Igor Stravinsky, Song of the Volga Boatmen

By Joseph Landers

Written for the concert Stravinsky Outside Russia, performed on Jan 20, 2012 at Carnegie Hall.

In 1996, an orchestration of “Song of the Volga Boatmen” was discovered among the holdings of the Mapleson Music Library in Lindenhurst, New York. This arrangement for bass-baritone and full orchestra was found in the form of a set of individual orchestral parts and accompanying piano-vocal score for use by the conductor, on the cover of which was fastened a typewritten notice saying:


Although Igor Stravinsky’s arrangement for orchestral winds of 1917 is well-known to musicians, the Lindenhurst discovery suggests that the composer made a second version of the popular Russian folksong—a remarkable notion given the fact that there is no other existing record of this work. An investigation of the discovery revealed significant evidence that the Lindenhurst “Boatmen” was indeed authentic, probably dating from the mid 1920s. The work is an exciting find, perhaps even establishing a new connection between the composer and the great Russian bass-baritone Feodor Chaliapin—a connection that has previously eluded biographers.

The primary obstacles to authenticating the discovery were the absence of any holographic material (full score, short score, or sketch) and an apparent lack of any reference to the piece in the voluminous documentary record of the composer’s life and works. Without such independent verification, authenticity must be established by the sheer physical evidence provided by the music itself: specific tendencies and strategies in scoring, recurring textures and groupings of instruments, and the idiomatic and idiosyncratic way that the individual instruments are treated. These stylistic fingerprints, so poignant and immediately recognizable in Stravinsky’s work, are evident in nearly every measure of the discovery, confirming that orchestration does indeed belong in the composer’s catalogue.

Why Stravinsky would choose to revisit “Song of the Volga Boatmen” remains a mystery, although an earlier connection to Chaliapin might offer a clue. One of the composer’s earliest commissions came in 1909 when the Russian impresario Sergei Diaghilev requested orchestrations of two Chopin piano pieces, the Nocturne in A-flat major, Op. 32, and the Grande Valse Brilliante, Op. 18. The composer must have felt well-equipped for the job, as the practical exercise of arranging piano pieces for full orchestra was an important part of the training that he received from Rimsky-Korsakov. It is important to note that this particular training influenced the path of Stravinsky’s creative career, as his orchestrations represent an unbroken thread woven through his entire output. These works show a remarkable consistency in approach, strategy, and resulting sound world—from the earliest Chopin pieces, clear through to his orchestration of four sets of Preludes and Fugues from The Well-Tempered Clavier done shortly before his death. Stravinsky later showed his two Chopin orchestrations to the Russian conductor Alexander Siloti, who seemed impressed enough to commission two other works, separate settings of “Song of the Flea” by Beethoven and by Mussorgsky. These were intended for a concert given November 28, 1909 on the theme of “Goethe in Music” for which Siloti had booked the biggest name of all the Russian singers, Feodor Chaliapin—which, in light of the current discovery, suggests that the Lindenhurst “Boatmen” might represent a later installment of a collaborative relationship that started in 1909.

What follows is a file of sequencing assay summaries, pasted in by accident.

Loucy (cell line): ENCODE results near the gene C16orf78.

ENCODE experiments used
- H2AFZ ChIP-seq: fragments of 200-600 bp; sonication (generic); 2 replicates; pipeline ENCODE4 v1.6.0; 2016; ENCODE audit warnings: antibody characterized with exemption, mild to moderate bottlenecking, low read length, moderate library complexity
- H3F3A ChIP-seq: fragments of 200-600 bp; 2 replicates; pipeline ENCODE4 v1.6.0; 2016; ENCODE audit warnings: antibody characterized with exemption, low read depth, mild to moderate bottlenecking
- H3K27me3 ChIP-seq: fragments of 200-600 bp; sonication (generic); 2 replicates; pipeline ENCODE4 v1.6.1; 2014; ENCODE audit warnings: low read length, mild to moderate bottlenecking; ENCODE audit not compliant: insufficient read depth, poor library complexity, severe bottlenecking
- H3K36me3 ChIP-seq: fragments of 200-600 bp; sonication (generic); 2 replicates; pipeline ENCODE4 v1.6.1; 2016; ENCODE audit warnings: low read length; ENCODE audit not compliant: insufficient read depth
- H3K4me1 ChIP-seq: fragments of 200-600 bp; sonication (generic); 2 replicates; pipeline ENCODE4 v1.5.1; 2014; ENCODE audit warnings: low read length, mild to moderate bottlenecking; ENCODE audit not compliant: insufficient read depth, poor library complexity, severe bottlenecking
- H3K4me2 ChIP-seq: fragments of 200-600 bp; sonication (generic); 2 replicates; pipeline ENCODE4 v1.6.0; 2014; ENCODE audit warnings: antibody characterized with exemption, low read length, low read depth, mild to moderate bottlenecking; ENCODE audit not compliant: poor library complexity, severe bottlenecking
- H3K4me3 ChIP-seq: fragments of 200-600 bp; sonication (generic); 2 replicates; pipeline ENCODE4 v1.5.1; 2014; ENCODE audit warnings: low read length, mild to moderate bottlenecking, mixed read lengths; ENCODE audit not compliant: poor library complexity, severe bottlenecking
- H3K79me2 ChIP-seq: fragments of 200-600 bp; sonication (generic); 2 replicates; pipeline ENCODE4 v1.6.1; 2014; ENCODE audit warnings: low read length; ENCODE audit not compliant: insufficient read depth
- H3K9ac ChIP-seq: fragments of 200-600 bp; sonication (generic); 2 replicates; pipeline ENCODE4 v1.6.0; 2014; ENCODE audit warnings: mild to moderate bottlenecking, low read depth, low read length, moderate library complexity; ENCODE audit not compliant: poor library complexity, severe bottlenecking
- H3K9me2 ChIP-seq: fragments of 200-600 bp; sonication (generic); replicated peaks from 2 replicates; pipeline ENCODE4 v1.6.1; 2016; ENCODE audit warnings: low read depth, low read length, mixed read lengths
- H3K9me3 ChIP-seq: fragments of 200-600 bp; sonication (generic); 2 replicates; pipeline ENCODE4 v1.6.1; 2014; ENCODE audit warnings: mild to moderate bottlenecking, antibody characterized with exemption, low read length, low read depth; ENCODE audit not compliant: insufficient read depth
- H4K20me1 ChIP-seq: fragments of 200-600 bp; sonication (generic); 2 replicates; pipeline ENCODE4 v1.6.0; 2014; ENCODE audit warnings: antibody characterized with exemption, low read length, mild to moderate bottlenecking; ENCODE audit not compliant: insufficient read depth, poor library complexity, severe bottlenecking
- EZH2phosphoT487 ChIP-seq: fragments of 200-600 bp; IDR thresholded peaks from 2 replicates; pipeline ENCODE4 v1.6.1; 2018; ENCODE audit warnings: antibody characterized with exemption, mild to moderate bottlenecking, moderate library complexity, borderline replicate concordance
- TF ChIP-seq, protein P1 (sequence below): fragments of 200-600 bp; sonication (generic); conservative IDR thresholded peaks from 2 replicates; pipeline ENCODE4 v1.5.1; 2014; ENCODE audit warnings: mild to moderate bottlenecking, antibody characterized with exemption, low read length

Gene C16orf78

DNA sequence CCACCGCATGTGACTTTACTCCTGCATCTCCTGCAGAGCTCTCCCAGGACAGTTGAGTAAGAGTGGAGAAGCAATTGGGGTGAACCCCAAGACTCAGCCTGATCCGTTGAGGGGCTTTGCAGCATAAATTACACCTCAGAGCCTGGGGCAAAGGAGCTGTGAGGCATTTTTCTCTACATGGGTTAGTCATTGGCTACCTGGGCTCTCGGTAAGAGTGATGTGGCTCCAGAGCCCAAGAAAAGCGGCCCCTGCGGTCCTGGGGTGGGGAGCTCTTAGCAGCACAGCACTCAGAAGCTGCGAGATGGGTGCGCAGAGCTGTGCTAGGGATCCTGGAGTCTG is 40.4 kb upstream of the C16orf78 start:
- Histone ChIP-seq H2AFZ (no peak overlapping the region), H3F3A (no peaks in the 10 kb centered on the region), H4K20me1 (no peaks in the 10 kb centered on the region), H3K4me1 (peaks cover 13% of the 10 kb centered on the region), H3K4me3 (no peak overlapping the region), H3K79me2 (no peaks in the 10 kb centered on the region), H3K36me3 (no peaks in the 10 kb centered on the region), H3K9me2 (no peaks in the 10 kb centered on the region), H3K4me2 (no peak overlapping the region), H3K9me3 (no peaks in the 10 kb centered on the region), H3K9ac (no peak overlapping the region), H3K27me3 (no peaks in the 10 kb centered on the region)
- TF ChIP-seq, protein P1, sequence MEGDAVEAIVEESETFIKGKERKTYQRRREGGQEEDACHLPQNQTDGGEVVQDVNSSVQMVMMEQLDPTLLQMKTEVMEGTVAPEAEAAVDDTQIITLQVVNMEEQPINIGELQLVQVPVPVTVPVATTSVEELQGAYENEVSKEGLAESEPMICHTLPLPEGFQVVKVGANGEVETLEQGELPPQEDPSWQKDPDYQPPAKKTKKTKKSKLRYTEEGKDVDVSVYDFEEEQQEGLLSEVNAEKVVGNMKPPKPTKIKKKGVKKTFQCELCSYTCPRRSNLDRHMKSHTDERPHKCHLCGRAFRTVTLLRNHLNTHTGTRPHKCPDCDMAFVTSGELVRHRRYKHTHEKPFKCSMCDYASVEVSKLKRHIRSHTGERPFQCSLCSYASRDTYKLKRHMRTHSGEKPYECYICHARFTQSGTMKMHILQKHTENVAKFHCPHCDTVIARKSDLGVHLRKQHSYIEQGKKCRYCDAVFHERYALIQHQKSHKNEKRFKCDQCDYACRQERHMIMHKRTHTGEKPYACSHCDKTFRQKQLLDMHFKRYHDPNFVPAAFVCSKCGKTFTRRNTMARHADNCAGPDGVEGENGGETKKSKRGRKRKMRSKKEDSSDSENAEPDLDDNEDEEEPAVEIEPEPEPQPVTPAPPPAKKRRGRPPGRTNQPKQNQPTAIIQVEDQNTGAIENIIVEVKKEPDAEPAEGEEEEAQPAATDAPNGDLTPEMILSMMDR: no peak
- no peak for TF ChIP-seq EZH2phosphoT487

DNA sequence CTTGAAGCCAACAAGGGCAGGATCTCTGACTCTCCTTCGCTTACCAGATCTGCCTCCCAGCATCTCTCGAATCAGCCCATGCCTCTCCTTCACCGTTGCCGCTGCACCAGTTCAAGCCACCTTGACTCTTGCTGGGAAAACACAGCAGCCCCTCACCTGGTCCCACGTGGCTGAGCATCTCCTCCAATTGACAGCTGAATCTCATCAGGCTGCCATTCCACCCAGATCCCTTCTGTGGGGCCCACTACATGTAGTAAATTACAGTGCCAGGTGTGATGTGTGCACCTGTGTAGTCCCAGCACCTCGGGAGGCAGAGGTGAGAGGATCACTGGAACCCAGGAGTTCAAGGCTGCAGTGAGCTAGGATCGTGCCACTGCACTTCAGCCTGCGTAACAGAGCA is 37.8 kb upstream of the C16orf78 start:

Mr. Landers is the head of theory, composition, and history at the University of Montevallo Department of Music. His compositions have been featured on concert series and festivals across the U.S. and abroad, and he has been awarded fellowships by the Fulbright Foundation, the Tanglewood Music Center, the American Music Center, and the MacDowell Colony.

A Migrant Cosmopolitan

By Tamara Levitz

Written for the concert Stravinsky Outside Russia, performed on Jan 20, 2012 at Carnegie Hall.

Igor Stravinsky lived for most of his adult life outside of his homeland, Russia. Raised largely by his German nanny, Bertha Essert, in the cosmopolitan theater world of St. Petersburg, where his father performed regularly as a bass opera singer in the Mariinsky Theater, Stravinsky first established roots in France after the premiere of his ballet The Firebird with Diaghilev’s Ballets russes in Paris in spring 1910. Stravinsky became increasingly involved in the French musical scene as he prepared the sensational premieres of his ballets Petrushka and The Rite of Spring. In 1914, he moved with his family to Clarens and later Morges on Lake Geneva in Switzerland. When World War I ended and in the aftermath of the Russian revolution, Stravinsky realized he could not return home. He lived in Biarritz, Nice, and Voreppe in South-Eastern France before moving with his family to Paris in 1934. During his years in France, Stravinsky toured extensively as a conductor and soloist of his own music and developed a strong reputation as a cosmopolitan musician. In the early 1930s, he distanced himself dramatically from the Soviet Union, in large part because of the rise of Stalin, whom he abhorred, and in 1934 he became a French citizen. In 1940 he immigrated to the United States, where he remained—at first in Los Angeles and after 1969 in New York—until his death in 1971.

Critics have tended to interpret Stravinsky’s music in relation to his Russian nationality and permanent state of exile from his homeland. More recently, however, Brigid Cohen and others have suggested we shift our perception of modernist composers, including Stravinsky, from being exiles or émigrés to that of being “migrant cosmopolitans”—a term that allows for the possibility that Stravinsky may have constructed his identity in multivalent ways in his adopted homelands, and that his primary identification may not always have been with Russia. Stravinsky adjusted quickly and enthusiastically to new environments and cultures, easily made friends and learned new languages (especially English after 1940), and effortlessly assimilated. He found much sustenance throughout his life in his family, his lover Vera de Bosset Sudeikina, his religion, and his large circle of close friends.